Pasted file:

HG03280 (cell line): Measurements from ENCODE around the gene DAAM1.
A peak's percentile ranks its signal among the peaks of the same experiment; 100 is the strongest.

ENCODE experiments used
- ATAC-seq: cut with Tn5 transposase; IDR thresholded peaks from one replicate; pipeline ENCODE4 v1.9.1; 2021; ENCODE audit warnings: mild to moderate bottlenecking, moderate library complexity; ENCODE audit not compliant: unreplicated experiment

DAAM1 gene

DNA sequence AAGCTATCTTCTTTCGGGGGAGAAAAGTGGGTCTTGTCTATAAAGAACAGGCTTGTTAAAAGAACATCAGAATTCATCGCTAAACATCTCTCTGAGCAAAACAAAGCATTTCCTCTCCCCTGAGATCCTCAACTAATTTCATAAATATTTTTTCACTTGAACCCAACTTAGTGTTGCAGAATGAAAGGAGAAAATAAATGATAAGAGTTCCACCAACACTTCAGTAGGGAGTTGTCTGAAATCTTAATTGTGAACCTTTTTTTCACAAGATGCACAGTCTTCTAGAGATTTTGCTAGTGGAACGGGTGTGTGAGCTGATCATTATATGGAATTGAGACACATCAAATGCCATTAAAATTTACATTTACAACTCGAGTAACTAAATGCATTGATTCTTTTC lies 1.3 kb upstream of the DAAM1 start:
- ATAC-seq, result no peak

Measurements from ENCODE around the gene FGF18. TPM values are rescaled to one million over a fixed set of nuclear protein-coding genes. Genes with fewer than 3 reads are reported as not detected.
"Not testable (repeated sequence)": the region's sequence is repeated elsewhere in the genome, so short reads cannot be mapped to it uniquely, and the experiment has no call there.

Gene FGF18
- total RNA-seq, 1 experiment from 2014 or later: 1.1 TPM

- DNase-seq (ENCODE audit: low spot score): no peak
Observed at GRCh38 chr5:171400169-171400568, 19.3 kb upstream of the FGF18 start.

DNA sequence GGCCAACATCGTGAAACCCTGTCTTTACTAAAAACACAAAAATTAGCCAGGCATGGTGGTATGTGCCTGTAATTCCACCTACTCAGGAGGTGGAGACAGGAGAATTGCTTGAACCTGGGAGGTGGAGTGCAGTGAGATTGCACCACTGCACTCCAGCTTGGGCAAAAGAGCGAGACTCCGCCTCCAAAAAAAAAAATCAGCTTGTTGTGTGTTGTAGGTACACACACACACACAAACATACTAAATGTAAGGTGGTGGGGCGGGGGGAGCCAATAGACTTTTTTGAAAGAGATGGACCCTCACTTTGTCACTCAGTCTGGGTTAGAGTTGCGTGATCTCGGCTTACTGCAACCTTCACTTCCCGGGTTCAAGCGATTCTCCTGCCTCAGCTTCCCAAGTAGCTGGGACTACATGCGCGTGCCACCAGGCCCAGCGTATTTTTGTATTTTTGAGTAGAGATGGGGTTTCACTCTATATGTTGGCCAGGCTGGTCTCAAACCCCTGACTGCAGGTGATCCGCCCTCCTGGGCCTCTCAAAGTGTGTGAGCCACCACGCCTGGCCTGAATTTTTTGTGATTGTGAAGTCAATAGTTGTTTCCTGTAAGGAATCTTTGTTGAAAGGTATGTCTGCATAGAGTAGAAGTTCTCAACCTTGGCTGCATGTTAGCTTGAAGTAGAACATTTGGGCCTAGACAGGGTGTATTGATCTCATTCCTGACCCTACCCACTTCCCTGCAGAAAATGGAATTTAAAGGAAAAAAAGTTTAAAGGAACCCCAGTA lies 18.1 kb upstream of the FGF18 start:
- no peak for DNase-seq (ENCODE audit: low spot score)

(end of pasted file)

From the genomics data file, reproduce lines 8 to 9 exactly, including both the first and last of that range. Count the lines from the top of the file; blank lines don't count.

Measurements from ENCODE around the gene FGF18. TPM values are rescaled to one million over a fixed set of nuclear protein-coding genes. Genes with fewer than 3 reads are reported as not detected.
"Not testable (repeated sequence)": the region's sequence is repeated elsewhere in the genome, so short reads cannot be mapped to it uniquely, and the experiment has no call there.